To be honest, I didn't read all of these responses because I'm just taking a short break from my studies but I thought I'd throw in my own two cents.
I was first introduced to martingale collars as a kid because we adopted and fostered greyhounds. They were used mostly for greyhounds/sight hounds and are thus sometimes called a "greyhound collar." I'm pretty sure that is isn't until recently that they've started being used with all breeds.
I have noticed that you have to be careful with martingales because there are some brands/companies that market them as "humane choke" collars. These are often still built with some metal chain parts to them, but the chain does not go all the way around the neck, just the martingale loop. From what I understand, though I have never used one of these chain ones, is that there is no stop mechanism to them and they function much like a regular choke collar.
A true martingale collar, when fitted correctly, will stop constricting at about the two-finger point in between the two sides of the collar. A little hard to explain, but I'll soon post a link that will illustrate it better. Essentially, the dog cannot back out or slip out of the collar because it is too narrow for it to fit its head through, but also won't choke the dog.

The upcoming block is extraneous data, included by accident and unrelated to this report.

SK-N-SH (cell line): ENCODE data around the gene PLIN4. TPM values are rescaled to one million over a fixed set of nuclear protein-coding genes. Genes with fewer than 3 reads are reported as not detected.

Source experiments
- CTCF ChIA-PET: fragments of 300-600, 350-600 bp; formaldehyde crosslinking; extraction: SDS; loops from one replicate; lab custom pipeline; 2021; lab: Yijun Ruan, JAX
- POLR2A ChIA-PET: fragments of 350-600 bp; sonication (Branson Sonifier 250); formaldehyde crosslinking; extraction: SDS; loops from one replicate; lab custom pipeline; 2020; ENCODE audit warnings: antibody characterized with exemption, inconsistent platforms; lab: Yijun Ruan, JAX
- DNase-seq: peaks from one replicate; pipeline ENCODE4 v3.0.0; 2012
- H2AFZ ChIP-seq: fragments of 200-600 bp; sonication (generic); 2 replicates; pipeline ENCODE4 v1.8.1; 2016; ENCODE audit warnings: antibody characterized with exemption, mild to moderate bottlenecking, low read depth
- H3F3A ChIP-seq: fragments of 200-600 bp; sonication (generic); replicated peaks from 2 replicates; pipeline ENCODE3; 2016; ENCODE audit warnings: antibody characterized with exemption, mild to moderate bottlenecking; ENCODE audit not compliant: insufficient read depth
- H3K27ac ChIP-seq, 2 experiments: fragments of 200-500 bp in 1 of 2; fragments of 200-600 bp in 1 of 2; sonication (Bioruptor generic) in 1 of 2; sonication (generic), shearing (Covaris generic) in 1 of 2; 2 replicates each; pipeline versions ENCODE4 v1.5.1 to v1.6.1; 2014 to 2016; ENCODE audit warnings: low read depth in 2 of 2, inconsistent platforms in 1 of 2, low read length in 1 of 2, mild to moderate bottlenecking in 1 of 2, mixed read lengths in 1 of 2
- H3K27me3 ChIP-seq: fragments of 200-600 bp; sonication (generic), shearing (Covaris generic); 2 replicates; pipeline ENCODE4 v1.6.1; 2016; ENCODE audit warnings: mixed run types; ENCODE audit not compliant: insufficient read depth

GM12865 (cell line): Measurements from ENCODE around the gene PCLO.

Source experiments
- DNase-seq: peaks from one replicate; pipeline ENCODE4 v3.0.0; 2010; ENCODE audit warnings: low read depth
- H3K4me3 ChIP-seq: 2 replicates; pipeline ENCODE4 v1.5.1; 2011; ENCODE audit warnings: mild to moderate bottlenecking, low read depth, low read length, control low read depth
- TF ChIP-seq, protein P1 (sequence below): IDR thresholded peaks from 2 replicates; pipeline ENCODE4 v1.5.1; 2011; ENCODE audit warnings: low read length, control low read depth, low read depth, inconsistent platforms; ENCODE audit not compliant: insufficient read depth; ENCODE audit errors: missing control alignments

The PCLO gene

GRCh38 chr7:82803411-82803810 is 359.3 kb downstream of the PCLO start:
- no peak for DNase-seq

I love them and use them for my German Shorthaired Pointer (and most likely other future dogs!). I recently found ones that have buckles! I LOVED this because in the event that my dog got caught on something, like a fence, he would never stop struggling to free himself in order for me to help him, it's against natural instincts! With the buckle, I could release the collar and help him.
Here's the link: http://www.trendyhounds.com/martingale. ... Martingale
. I recommend AT LEAST 1.5 inches width (depending on the size of the dog of course) because the greater surface area will result in less pain or damage in the event that the collar is too tight. I have a 1.5 inch on my dog and it's great!
[img][IMG]http://i874.photobucket.com/albums/ab30 ... 698e9f.jpg[/img]